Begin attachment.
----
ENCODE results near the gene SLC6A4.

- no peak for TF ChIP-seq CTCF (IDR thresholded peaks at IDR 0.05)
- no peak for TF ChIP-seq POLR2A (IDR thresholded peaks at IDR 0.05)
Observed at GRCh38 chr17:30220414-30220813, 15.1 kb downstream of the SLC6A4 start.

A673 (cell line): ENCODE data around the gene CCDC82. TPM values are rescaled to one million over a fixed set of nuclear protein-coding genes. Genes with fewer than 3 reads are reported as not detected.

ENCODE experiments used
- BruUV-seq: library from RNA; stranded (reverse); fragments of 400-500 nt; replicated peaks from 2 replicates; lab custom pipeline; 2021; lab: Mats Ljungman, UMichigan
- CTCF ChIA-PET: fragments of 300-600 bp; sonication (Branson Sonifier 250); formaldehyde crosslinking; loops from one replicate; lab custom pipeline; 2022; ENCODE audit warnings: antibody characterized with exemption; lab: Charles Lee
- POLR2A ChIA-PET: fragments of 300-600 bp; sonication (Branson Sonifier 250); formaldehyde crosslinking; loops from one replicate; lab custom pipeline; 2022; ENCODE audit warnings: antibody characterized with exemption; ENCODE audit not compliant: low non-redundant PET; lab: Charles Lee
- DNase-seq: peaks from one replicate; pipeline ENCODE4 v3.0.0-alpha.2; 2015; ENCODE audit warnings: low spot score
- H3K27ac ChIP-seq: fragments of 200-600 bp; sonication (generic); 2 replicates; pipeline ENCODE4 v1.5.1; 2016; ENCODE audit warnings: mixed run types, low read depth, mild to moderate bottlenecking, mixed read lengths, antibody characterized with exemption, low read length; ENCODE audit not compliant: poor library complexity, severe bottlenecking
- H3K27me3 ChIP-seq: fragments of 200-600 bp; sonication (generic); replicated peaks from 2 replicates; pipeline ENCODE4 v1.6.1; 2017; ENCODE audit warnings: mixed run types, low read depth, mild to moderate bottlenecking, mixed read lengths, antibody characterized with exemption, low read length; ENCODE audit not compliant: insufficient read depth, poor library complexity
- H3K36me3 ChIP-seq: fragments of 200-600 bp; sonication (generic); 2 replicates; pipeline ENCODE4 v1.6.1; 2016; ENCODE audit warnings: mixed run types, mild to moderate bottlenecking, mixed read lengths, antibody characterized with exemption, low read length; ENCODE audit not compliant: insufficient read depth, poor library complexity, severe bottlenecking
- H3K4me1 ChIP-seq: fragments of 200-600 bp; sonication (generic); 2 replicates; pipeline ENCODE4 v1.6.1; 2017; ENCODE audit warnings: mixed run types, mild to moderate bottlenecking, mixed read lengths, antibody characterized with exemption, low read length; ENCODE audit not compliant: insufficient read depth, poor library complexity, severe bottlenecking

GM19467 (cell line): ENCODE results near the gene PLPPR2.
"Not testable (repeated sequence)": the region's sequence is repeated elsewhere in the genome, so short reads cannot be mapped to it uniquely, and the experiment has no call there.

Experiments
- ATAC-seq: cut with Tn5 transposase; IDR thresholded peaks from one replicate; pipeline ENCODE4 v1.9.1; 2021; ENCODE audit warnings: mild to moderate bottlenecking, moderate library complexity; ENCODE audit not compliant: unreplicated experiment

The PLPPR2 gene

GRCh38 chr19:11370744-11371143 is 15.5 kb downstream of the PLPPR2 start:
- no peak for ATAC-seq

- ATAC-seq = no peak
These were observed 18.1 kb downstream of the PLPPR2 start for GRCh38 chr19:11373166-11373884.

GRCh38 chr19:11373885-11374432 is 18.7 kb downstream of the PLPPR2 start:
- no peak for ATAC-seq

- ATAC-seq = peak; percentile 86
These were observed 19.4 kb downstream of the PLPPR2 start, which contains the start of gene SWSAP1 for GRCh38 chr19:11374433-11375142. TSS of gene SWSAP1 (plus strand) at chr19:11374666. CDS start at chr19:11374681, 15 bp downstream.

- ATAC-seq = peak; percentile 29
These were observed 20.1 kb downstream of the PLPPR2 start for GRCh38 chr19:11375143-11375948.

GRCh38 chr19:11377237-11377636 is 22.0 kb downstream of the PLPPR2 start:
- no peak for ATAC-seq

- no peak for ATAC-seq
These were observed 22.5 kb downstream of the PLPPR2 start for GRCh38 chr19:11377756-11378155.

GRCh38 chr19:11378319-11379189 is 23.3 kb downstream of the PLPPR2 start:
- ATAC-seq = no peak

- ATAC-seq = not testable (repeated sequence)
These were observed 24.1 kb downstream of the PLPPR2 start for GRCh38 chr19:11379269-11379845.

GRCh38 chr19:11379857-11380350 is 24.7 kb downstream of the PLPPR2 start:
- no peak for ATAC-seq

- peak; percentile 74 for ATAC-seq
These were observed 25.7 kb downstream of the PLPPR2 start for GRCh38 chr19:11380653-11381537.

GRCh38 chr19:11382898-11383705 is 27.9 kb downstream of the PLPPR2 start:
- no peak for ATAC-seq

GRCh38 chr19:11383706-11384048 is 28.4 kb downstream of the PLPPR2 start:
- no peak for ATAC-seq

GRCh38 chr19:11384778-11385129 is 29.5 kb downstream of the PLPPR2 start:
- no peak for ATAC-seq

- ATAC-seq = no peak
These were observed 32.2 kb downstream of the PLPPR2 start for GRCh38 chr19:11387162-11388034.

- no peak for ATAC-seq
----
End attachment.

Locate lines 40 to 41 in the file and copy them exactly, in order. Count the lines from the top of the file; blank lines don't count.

- peak; percentile 74 for ATAC-seq
These were observed 25.7 kb downstream of the PLPPR2 start for GRCh38 chr19:11380653-11381537.